#### 2. Non-Hermitian Hamiltonians

In this section, we give some background of the class of Hamiltonians that we want to investigate. We begin with a 1D Hamiltonian that is parameterized by the strength of the external field :where the function represents the atomic potential. To study the Stark resonances, one usually assumes outgoing wave boundary conditions at and seeks solutions of where is the eigenvalue. With outgoing boundary conditions, the system is open as the particle can escape toward and the operator is non-Hermitian. Therefore, energy , along with many other observables, is complex-valued. Without Hermiticity, we lose many of the guarantees of Hermitian quantum mechanics, such as conservation of the number of particles, real-valued observables, and square integrable wave functions. There is not yet a full consensus on how to handle and interpret many of these quantities, including normalization and inner products.

Due to the non-square-integrable character of wave functions , the standard inner product and normalization prescriptions do not apply, since the integrals normally used to calculate them are divergent. Some regularization method must be used, and a number of approaches can be found in the literature [10, 13, 28]. However, it is important to appreciate that there may not be as much choice as it may seem in how the Stark resonant states should be normalized. For example, if a resonant state expansion of Green’s operator exists, the eigenstates appear in it with a definite “norm” [29]. In what follows we utilize biorthogonality of the Stark resonant system and obtain the eigenstates with such preferred normalization factors.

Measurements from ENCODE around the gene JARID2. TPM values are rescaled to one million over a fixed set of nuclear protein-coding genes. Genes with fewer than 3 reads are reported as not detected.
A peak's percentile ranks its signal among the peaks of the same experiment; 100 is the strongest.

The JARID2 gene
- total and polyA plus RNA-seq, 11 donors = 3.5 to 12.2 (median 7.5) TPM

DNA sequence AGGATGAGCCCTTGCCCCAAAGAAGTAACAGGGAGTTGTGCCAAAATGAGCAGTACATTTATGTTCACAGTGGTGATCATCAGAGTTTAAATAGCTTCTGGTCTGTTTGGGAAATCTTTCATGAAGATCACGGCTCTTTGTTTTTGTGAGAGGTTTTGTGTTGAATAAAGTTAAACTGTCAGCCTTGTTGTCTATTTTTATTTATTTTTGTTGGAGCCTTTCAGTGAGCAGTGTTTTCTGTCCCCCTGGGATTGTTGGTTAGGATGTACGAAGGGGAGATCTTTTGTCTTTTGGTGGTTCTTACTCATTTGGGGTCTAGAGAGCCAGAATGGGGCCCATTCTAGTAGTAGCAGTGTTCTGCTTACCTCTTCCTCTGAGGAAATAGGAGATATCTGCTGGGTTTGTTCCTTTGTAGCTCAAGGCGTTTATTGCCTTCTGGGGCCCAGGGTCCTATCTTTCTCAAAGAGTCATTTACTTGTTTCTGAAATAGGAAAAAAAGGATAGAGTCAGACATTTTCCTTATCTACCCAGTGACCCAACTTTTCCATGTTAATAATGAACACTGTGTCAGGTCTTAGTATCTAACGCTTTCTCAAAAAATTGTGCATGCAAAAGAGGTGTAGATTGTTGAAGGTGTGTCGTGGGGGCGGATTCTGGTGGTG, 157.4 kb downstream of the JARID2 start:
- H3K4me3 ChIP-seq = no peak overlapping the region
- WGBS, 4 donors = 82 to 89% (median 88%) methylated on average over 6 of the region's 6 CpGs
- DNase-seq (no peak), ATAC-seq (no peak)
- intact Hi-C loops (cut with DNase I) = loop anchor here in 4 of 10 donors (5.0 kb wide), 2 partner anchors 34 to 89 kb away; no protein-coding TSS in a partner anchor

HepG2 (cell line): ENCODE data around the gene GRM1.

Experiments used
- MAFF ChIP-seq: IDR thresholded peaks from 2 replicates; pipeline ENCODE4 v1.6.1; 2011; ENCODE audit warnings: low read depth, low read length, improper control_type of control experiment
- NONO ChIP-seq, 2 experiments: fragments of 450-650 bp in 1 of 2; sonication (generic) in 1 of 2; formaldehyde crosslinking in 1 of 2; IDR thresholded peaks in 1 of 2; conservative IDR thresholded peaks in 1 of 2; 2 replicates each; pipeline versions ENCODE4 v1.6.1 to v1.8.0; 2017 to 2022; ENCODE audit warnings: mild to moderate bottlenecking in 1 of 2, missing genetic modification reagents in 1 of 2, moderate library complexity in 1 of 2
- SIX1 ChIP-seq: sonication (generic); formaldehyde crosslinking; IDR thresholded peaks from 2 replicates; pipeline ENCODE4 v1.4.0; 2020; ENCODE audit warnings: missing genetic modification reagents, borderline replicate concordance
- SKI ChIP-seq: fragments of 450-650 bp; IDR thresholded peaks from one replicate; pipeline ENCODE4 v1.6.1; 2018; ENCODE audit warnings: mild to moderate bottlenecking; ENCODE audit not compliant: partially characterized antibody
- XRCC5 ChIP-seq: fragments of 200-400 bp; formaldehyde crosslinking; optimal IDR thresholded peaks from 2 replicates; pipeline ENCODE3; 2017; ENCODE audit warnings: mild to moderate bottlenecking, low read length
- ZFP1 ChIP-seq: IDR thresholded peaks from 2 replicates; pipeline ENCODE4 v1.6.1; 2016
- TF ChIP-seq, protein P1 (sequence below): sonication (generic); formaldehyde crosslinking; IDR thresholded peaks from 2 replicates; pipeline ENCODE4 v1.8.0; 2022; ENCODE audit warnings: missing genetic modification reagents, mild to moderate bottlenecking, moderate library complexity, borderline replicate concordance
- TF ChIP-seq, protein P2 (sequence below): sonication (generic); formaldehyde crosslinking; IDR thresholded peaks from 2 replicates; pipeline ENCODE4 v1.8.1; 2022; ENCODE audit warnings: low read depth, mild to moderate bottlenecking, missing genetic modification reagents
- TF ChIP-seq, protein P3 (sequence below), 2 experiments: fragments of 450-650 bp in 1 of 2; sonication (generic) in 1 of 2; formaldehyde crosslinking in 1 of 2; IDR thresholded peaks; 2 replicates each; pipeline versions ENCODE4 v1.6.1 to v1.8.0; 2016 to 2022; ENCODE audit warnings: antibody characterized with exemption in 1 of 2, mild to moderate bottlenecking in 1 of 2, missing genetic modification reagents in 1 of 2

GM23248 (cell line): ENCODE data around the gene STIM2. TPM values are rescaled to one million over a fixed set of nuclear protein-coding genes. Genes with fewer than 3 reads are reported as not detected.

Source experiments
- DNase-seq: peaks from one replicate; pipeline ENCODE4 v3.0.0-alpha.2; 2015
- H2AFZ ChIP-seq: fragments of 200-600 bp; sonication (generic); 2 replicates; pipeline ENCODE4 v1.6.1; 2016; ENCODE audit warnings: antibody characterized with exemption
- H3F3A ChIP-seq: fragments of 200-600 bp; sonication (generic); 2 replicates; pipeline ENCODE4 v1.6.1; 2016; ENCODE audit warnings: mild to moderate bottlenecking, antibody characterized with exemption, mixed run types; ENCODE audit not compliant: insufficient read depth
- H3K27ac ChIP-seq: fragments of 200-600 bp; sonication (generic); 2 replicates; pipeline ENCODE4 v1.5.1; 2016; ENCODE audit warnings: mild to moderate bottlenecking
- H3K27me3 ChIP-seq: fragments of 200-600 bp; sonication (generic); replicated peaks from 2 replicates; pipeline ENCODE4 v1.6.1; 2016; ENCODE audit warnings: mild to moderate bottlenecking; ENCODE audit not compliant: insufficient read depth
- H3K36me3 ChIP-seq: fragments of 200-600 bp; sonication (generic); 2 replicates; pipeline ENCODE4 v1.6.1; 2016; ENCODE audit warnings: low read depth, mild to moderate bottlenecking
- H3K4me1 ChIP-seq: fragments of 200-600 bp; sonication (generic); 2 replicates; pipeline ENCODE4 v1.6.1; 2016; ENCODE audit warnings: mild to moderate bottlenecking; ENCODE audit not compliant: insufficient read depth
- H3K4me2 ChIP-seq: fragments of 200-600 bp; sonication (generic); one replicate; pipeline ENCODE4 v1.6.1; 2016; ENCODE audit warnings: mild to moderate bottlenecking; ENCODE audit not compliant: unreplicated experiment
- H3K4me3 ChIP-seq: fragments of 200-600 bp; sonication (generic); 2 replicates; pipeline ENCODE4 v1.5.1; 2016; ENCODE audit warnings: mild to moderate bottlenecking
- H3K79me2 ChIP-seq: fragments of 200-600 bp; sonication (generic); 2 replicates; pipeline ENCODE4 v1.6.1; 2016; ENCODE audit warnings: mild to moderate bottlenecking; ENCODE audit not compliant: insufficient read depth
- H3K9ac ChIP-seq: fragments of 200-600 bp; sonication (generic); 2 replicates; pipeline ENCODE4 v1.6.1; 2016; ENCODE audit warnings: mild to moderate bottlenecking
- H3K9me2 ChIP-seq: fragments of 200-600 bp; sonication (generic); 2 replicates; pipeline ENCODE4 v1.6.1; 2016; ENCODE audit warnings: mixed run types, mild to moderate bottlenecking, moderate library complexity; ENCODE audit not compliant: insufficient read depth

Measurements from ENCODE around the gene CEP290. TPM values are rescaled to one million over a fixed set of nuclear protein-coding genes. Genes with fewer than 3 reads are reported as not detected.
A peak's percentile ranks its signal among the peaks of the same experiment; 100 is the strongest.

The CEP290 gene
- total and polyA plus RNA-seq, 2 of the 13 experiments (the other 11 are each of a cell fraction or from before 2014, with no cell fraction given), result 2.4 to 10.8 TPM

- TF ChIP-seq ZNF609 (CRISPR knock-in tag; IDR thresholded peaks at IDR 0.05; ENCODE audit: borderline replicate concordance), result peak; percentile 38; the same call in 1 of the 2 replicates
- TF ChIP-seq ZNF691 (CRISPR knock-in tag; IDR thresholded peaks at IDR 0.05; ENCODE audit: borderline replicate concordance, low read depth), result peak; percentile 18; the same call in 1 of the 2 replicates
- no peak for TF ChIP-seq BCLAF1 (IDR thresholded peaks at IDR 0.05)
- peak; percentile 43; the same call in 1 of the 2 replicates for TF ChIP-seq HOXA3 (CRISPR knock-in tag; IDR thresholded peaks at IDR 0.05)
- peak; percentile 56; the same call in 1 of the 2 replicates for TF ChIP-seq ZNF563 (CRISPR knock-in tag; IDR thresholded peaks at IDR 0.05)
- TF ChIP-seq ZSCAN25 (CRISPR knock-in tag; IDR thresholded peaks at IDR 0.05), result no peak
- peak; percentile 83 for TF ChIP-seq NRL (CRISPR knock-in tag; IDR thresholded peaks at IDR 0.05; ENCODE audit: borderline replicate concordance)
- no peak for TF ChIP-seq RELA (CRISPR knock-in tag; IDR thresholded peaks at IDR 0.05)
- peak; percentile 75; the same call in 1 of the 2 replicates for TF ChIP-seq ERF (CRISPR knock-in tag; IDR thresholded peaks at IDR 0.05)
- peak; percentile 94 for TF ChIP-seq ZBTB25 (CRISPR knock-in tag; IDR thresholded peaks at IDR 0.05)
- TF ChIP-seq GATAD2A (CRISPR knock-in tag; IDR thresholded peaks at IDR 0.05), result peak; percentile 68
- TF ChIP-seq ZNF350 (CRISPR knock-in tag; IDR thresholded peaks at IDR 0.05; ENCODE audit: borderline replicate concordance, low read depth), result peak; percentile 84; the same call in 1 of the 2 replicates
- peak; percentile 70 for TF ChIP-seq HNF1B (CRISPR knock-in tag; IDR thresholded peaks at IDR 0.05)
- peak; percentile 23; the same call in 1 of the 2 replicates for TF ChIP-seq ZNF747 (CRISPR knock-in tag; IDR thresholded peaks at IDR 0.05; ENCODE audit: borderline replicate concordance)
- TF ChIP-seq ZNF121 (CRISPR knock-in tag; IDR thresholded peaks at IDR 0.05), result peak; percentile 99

We consider the Hamiltonian to act on functions living on a complex contour , where the contour follows the real axis in the vicinity of the atom and then deviates from the real axis far from the origin. To select the space of outgoing wave functions, the contour departs into the upper complex plane as . The shape of this contour is inconsequential, except its property that it approaches infinity in the sector of the complex plain in which all outgoing waves, and in particular the resonance states, decay exponentially. One possible example utilizing a piecewise linear path is shown in Figure 1. At the far end of the contour, outgoing wave functions that behave as (with positive ) decay exponentially. Thus, the introduction of the contour is in the spirit of the external complex scaling.